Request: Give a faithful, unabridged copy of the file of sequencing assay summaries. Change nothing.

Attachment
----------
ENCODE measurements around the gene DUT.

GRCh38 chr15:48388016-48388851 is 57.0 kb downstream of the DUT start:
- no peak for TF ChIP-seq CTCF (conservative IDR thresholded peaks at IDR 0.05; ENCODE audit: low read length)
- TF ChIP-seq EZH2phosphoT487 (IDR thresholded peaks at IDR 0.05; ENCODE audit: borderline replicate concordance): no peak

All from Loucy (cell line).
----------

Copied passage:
ENCODE measurements around the gene DUT.

GRCh38 chr15:48388016-48388851 is 57.0 kb downstream of the DUT start:
- no peak for TF ChIP-seq CTCF (conservative IDR thresholded peaks at IDR 0.05; ENCODE audit: low read length)
- TF ChIP-seq EZH2phosphoT487 (IDR thresholded peaks at IDR 0.05; ENCODE audit: borderline replicate concordance): no peak

All from Loucy (cell line).